Practical advice for new parents


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During the latter half of pregnancy and the first few days after birth, a woman’s breasts produce an easily digestible milk called colostrum. Because colostrums is extremely high in nutrients and antibodies it is the ideal first food for a baby. Colostrum’s yellow, thick liquid also works as a laxative to help pass the first stools which helps prevent the onset of jaundice.

A particular antibody called secretory immunoglobulin A (IgA) is found in large quantities in colostrum and is known to help protect a newborn from germs that could attack the intestines, lungs, and throat. Thus, many refer to colostrum as a baby's 'first vaccine'.

Most women will continue to produce colostrum for the first three to five days after birth before a more opaque, whiter milk begins to appear. Frequent breastfeeding, at least eight to twelve times per day, helps ensure that a baby receives all of the benefits of colostrum and this in turn aids in the development of a greater milk supply.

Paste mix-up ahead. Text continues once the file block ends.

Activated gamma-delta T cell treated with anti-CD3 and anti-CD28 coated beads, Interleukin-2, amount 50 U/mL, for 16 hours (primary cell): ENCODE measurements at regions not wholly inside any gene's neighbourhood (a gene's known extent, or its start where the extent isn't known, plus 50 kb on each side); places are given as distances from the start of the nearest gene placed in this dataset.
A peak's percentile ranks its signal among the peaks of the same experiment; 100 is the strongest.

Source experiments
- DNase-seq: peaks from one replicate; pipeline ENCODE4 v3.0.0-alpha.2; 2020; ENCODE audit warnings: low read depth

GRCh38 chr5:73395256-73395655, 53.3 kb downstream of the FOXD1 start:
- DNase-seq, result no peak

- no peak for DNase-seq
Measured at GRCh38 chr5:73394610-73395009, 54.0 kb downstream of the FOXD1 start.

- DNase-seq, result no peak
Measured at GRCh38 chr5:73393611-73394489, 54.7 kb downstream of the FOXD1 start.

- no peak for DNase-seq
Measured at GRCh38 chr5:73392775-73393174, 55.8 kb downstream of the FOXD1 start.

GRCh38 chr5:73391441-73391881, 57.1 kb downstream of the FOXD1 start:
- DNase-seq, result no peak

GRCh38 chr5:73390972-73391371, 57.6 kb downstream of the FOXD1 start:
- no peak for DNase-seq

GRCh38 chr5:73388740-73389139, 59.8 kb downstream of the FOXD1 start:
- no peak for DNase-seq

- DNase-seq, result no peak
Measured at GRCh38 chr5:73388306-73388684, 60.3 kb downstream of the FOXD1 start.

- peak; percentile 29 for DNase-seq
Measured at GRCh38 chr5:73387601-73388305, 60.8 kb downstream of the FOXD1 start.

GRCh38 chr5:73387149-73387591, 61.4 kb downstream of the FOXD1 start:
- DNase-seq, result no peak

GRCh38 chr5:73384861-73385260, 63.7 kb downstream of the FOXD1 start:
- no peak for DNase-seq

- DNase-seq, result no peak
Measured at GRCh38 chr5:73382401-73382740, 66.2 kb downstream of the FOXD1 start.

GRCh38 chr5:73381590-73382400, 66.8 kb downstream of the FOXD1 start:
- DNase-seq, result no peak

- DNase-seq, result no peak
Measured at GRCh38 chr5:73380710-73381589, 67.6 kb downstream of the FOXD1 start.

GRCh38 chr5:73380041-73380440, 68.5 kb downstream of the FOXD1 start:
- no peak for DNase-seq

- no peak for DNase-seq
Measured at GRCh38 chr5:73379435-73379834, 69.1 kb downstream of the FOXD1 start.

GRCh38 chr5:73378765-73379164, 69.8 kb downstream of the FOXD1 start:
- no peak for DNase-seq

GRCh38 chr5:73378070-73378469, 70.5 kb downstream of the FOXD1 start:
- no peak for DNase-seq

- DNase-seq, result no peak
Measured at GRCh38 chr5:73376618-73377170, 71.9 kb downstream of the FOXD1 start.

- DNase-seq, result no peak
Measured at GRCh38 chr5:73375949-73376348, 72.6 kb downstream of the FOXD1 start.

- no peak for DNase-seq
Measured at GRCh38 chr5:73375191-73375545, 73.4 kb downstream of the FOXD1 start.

The production of colostrum will completely taper off by the second week of breastfeeding and concentrations of antibodies will decrease in the milk. At that point, milk production will greatly increase to meet the demands of your growing baby.

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